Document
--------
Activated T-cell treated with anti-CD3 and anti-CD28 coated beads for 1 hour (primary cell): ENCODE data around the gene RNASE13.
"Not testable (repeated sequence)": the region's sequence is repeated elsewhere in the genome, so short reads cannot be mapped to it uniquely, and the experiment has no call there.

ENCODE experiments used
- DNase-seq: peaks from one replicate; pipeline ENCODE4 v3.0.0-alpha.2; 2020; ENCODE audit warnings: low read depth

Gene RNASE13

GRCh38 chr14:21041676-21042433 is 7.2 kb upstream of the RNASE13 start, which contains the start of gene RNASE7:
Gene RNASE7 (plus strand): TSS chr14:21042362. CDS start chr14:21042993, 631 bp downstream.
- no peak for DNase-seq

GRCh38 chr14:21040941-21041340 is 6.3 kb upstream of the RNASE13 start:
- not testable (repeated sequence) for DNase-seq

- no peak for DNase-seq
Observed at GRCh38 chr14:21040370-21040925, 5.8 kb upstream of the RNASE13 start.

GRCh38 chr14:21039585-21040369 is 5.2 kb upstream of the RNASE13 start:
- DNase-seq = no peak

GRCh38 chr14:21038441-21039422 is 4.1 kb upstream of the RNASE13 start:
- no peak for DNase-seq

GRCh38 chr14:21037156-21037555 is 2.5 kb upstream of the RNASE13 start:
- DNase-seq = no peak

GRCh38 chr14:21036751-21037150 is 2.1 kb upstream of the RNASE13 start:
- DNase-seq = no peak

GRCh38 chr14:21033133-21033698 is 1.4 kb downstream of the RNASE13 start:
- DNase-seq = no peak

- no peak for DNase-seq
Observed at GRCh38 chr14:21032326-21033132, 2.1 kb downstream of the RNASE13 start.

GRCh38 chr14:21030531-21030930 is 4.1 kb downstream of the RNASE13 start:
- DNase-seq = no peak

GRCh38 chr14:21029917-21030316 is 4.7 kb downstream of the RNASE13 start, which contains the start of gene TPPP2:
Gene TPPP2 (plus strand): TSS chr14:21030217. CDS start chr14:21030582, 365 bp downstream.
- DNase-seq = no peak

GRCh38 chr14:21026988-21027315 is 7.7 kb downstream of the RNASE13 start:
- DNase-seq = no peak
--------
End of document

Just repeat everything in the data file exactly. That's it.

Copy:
Activated T-cell treated with anti-CD3 and anti-CD28 coated beads for 1 hour (primary cell): ENCODE data around the gene RNASE13.
"Not testable (repeated sequence)": the region's sequence is repeated elsewhere in the genome, so short reads cannot be mapped to it uniquely, and the experiment has no call there.

ENCODE experiments used
- DNase-seq: peaks from one replicate; pipeline ENCODE4 v3.0.0-alpha.2; 2020; ENCODE audit warnings: low read depth

Gene RNASE13

GRCh38 chr14:21041676-21042433 is 7.2 kb upstream of the RNASE13 start, which contains the start of gene RNASE7:
Gene RNASE7 (plus strand): TSS chr14:21042362. CDS start chr14:21042993, 631 bp downstream.
- no peak for DNase-seq

GRCh38 chr14:21040941-21041340 is 6.3 kb upstream of the RNASE13 start:
- not testable (repeated sequence) for DNase-seq

- no peak for DNase-seq
Observed at GRCh38 chr14:21040370-21040925, 5.8 kb upstream of the RNASE13 start.

GRCh38 chr14:21039585-21040369 is 5.2 kb upstream of the RNASE13 start:
- DNase-seq = no peak

GRCh38 chr14:21038441-21039422 is 4.1 kb upstream of the RNASE13 start:
- no peak for DNase-seq

GRCh38 chr14:21037156-21037555 is 2.5 kb upstream of the RNASE13 start:
- DNase-seq = no peak

GRCh38 chr14:21036751-21037150 is 2.1 kb upstream of the RNASE13 start:
- DNase-seq = no peak

GRCh38 chr14:21033133-21033698 is 1.4 kb downstream of the RNASE13 start:
- DNase-seq = no peak

- no peak for DNase-seq
Observed at GRCh38 chr14:21032326-21033132, 2.1 kb downstream of the RNASE13 start.

GRCh38 chr14:21030531-21030930 is 4.1 kb downstream of the RNASE13 start:
- DNase-seq = no peak

GRCh38 chr14:21029917-21030316 is 4.7 kb downstream of the RNASE13 start, which contains the start of gene TPPP2:
Gene TPPP2 (plus strand): TSS chr14:21030217. CDS start chr14:21030582, 365 bp downstream.
- DNase-seq = no peak

GRCh38 chr14:21026988-21027315 is 7.7 kb downstream of the RNASE13 start:
- DNase-seq = no peak